Liverpool and Everton swapping players

May 27, 1912
Everton take Harold Uren and Liverpool have William Lacey
At the end of December the Mersey football folk were all keen to see whether the negotiations between Everton and Liverpool for the exchange of Jack Parkinson for William Lacey would come to a head. It didn’t. For over a week, however, the two clubs have been on very friendly terms, and have been in negotiation for certain players. When the club presented Dr James Baxter with a memento of his twenty-one year service as director. Mr. John McKenna, and Dr William Whitford and others referred to the greatly improved feeling existing between the two clubs.

The transfers I announce today have been possible through the sensible and somewhat new friendly feeling between the two clubs. Liverpool citizens can support two first-class clubs, and if ill feeling is eradicated the clubs can help each other. Take the cases of Tom Gracie, William Lacey and Harold Uren. Gracie was transferred last week to the Reds, scored a got, got on nicely with his new partners and did the Reds much good. On the same day Lacey played splendidly for Everton against Oldham in the Cup-tie, but his time for wearing a Blue jersey was short-lived for he with Gracie formed the swooping producible for Everton’s need of Harold Uren.

Uren is a clever player, who has been a misfit. He has style peculiarly his own, and sometimes aye many times, he has played in a manner that suggested he was out of football sympathy with the other members and that the other forwards could not make headway from his ideas. It is an oft-quoted axiom that a player may be unworthy inclusion in one club’s second team, and yet when transferred he finds new life and becomes an international player.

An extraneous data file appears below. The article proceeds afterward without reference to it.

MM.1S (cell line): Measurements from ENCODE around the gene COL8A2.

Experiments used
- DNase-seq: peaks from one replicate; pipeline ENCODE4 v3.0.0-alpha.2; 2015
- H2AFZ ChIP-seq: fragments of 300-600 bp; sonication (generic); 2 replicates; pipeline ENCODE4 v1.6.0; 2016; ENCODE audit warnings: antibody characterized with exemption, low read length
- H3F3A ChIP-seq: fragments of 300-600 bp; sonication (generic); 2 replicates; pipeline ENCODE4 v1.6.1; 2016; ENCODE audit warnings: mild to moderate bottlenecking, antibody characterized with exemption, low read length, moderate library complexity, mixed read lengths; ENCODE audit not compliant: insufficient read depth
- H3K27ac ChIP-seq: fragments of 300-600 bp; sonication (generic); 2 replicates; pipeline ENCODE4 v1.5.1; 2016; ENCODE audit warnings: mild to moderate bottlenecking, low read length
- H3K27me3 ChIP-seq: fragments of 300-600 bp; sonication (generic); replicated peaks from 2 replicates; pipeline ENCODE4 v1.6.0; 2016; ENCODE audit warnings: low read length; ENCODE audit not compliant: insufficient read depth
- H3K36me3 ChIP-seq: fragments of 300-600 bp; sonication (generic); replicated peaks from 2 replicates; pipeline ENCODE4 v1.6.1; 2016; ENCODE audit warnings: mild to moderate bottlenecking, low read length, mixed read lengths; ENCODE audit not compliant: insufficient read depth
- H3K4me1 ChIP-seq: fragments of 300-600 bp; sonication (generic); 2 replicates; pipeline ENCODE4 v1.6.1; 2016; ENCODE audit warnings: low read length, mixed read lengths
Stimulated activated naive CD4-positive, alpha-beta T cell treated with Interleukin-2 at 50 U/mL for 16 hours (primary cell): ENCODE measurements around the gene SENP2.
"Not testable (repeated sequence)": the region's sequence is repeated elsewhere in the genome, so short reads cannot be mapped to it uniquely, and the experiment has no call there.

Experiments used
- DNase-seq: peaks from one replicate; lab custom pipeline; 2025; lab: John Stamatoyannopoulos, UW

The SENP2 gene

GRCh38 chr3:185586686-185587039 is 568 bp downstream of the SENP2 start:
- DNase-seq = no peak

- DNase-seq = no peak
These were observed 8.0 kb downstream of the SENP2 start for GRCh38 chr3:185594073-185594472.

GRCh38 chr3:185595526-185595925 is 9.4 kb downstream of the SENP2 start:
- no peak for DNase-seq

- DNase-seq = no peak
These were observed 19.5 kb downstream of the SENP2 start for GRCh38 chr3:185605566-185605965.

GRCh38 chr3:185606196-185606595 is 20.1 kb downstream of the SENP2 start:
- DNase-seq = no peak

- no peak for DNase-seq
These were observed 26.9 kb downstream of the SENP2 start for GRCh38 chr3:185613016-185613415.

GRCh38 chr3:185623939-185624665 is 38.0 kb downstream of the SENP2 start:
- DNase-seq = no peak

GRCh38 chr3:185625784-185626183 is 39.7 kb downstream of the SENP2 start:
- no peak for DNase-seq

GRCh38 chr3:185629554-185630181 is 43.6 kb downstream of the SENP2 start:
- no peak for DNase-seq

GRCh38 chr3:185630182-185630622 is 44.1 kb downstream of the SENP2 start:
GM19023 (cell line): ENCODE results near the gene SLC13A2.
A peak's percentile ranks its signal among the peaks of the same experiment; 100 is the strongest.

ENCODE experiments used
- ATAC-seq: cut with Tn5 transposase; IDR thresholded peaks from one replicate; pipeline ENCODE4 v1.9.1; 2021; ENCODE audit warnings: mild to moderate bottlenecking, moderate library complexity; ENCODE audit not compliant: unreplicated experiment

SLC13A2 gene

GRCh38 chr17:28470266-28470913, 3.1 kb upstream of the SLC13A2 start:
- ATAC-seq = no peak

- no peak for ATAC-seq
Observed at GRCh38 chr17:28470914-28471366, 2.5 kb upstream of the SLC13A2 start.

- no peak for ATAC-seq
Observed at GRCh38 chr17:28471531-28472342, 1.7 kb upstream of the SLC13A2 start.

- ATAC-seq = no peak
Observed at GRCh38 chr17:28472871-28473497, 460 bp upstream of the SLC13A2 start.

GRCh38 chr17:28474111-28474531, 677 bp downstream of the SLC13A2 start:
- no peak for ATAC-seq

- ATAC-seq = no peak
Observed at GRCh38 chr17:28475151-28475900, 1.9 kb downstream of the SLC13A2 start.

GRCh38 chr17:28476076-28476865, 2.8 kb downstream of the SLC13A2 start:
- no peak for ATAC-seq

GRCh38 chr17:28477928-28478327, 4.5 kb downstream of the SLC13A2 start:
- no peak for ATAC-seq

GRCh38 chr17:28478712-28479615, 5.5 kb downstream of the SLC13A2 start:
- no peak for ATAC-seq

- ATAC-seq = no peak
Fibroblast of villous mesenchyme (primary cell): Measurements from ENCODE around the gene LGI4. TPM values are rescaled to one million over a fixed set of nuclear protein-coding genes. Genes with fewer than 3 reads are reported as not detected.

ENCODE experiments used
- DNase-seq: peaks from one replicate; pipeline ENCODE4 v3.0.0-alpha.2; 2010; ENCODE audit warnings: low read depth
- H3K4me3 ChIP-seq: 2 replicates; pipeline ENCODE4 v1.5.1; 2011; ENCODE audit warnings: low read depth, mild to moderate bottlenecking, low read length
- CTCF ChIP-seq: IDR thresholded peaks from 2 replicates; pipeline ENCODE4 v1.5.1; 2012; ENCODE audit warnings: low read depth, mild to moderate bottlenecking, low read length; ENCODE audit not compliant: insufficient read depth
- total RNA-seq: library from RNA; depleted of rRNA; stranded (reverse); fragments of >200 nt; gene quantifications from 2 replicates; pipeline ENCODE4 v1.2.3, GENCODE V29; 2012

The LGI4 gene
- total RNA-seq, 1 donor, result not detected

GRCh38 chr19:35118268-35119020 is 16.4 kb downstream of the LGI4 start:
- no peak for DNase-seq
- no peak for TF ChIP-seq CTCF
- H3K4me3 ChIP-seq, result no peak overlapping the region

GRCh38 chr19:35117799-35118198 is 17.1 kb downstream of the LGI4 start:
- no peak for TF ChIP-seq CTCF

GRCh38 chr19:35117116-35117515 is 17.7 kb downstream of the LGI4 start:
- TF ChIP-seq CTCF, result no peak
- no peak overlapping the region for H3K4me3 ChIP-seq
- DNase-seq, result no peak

Uren, who is a local player will not be qualified tom help Everton in their Cup-tie, because he played for Liverpool against Fulham at Craven Cottage. He began with New Brighton Wesleyans, then travelled to West Kirby, later assisted Wrexham, and finally joined Liverpool with which club he has been a professional for three years, and all told has served them on and off for five years. I well recall his earliest appearance with the Reds. It was a Hoylake and one Mr. William Robert Williams forecasted that Uren would be a needs case feeding by his partner, and when he makes his bow in his new colours tomorrow for Everton against Bolton Wanderers at Goodison Park he will not have cause for complaint, Frank Bradshaw being a sound tutor. He needs to curb his excessive dribbling, and needs to be “hearty“ at times. Still he is a player whose style should fit Everton, and the club has done a good stroke of business in gaining his transfer.

Liverpool, too have done a good stroke of business, their part being the picking up of Gracie, and now of Lacey, a strong player who is, to my mind worth his place with any club because he is a strong in shot, has a grand frame, can take and give charges and is able to play in any forward position. Lacey’s transfer was definitely announced this morning by the “Echo” in the following terms: – “It is certain Lacey will sign for Liverpool to-day.” This was the first announcement to the Liverpool public, and followed another exclusive and locally important transfer, viz., Ted Taylor’s signing by Oldham.

Lacey has been with Everton just over five years, and the Blues have had good service from Dublin Shelbourne youth. He is younger than most folk imagine, and Liverpool will find their part of the bargain is distinctly a happy and profitable one, in that they require an outside winger on the left, who can put a ball across at the first touch and who can shoot with rare power. Lacey started training immediately after he had signed which was at eleven o’clock. I think the exchange between the Mersey clubs has now finished.
(Source: Liverpool Echo: February 27, 1912)


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